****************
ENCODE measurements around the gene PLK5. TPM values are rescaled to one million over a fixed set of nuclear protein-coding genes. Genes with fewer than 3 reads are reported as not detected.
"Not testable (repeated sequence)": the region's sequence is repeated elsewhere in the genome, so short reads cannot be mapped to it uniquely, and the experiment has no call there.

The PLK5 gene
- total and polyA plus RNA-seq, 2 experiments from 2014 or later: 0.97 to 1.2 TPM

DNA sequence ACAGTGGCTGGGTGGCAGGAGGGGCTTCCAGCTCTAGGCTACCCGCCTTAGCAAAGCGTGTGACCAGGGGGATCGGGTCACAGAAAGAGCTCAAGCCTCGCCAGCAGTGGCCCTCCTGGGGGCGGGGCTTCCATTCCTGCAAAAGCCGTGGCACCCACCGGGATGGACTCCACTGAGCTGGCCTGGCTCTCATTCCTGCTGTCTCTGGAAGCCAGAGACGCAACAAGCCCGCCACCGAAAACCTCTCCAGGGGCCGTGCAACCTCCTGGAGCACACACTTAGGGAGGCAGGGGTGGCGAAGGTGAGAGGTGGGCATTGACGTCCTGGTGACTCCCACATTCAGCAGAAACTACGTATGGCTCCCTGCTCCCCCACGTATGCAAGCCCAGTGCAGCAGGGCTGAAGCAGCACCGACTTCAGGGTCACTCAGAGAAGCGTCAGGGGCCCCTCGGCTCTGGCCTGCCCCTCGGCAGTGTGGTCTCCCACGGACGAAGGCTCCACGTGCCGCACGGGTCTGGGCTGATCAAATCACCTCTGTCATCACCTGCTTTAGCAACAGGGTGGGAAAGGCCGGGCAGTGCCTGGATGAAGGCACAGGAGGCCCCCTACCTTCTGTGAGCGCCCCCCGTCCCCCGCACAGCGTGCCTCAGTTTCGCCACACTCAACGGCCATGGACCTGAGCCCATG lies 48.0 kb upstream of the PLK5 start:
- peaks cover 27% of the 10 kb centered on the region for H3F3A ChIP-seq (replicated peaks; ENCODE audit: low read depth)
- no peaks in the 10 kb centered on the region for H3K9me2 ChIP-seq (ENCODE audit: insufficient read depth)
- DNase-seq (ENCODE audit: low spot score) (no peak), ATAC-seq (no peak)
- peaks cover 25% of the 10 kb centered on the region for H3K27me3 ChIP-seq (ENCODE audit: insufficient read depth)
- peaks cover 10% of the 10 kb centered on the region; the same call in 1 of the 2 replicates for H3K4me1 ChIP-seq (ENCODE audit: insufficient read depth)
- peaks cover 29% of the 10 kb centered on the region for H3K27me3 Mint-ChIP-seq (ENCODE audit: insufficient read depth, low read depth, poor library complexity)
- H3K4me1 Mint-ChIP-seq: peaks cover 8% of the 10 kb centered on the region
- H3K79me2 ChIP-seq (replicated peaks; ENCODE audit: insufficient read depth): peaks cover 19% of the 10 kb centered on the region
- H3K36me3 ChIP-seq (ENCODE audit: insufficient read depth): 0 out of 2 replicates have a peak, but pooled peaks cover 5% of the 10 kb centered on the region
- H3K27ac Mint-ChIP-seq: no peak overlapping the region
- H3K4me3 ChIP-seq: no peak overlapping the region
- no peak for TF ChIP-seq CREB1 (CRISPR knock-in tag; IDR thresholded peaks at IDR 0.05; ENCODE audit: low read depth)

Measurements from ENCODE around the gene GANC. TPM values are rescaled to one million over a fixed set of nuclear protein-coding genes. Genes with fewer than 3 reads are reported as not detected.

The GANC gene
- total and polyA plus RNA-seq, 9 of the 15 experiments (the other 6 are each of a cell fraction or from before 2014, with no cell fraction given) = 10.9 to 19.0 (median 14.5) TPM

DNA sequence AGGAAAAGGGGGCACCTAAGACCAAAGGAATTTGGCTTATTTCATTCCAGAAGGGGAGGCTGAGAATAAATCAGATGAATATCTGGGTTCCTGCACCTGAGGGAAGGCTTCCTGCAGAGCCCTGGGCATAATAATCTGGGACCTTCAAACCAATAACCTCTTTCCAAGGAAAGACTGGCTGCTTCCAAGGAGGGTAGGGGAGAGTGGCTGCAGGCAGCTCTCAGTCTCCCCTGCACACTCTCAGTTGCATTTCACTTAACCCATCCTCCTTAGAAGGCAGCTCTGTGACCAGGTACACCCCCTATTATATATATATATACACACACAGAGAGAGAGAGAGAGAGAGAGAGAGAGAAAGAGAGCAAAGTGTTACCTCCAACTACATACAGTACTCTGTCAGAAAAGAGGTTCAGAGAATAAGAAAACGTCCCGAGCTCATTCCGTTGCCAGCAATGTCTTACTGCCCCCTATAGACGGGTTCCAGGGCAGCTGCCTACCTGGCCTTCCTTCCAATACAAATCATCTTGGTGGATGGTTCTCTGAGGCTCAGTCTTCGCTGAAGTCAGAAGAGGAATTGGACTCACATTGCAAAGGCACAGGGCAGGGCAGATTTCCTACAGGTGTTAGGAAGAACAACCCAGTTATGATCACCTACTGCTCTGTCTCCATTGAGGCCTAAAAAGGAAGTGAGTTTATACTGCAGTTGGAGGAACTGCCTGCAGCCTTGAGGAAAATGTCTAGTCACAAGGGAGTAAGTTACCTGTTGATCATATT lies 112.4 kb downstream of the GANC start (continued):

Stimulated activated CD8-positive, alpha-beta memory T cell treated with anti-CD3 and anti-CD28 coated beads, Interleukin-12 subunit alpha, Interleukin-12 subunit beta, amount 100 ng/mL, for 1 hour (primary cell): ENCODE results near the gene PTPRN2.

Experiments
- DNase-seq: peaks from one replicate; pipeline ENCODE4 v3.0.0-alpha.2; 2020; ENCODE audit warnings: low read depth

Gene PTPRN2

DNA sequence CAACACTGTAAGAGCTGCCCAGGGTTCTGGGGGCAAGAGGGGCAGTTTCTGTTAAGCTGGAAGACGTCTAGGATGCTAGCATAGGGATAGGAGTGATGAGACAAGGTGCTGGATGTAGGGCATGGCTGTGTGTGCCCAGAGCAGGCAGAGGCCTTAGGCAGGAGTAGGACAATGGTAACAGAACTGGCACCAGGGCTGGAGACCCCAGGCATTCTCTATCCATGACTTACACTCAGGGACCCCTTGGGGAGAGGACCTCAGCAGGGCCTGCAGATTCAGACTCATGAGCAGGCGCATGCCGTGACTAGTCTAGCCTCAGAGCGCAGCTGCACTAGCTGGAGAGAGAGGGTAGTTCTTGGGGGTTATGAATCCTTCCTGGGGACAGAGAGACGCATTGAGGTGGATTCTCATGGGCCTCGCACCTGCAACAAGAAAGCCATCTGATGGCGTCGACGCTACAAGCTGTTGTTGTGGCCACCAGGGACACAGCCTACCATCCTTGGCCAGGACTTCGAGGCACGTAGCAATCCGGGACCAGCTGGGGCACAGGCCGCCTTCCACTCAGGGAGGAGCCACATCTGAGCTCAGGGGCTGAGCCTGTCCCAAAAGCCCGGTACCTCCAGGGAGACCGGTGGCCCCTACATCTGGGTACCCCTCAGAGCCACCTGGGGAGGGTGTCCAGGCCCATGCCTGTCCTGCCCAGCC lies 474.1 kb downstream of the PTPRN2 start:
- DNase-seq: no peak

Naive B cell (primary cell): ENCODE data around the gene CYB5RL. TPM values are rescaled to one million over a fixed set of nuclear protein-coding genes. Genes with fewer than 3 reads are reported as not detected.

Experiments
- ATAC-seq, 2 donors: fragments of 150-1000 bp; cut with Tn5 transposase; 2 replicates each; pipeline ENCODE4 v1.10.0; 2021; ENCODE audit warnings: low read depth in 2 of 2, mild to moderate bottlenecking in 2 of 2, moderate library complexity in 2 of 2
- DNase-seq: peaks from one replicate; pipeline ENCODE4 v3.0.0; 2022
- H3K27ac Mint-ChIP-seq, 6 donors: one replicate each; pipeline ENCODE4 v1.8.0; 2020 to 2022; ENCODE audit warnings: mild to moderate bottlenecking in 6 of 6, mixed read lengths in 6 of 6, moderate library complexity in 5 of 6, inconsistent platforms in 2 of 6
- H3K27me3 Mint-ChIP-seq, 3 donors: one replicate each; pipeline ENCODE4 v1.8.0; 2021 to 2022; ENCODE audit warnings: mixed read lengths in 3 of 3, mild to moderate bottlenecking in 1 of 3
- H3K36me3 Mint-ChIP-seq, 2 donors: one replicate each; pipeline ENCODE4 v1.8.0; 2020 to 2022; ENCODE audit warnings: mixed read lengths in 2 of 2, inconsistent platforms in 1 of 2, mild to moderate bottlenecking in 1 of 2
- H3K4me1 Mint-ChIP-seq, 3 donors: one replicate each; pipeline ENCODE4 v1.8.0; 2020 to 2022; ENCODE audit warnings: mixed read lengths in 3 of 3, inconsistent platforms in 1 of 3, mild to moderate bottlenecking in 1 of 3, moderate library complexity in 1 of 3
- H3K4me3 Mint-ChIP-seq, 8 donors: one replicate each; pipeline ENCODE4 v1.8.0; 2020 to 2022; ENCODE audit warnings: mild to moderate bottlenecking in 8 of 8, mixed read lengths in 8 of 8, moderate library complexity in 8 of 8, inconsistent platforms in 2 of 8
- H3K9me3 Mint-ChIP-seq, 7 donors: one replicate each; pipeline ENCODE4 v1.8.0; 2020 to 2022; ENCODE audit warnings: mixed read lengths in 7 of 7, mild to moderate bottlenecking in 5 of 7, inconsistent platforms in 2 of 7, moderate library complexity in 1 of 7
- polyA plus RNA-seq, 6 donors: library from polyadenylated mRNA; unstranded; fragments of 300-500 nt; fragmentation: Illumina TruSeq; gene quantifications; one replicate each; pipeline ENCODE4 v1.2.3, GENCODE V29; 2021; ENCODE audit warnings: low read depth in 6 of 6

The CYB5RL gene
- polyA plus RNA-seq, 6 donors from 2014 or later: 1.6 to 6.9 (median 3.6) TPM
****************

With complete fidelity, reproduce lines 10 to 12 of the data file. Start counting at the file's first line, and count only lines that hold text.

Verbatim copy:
- peaks cover 10% of the 10 kb centered on the region; the same call in 1 of the 2 replicates for H3K4me1 ChIP-seq (ENCODE audit: insufficient read depth)
- peaks cover 29% of the 10 kb centered on the region for H3K27me3 Mint-ChIP-seq (ENCODE audit: insufficient read depth, low read depth, poor library complexity)
- H3K4me1 Mint-ChIP-seq: peaks cover 8% of the 10 kb centered on the region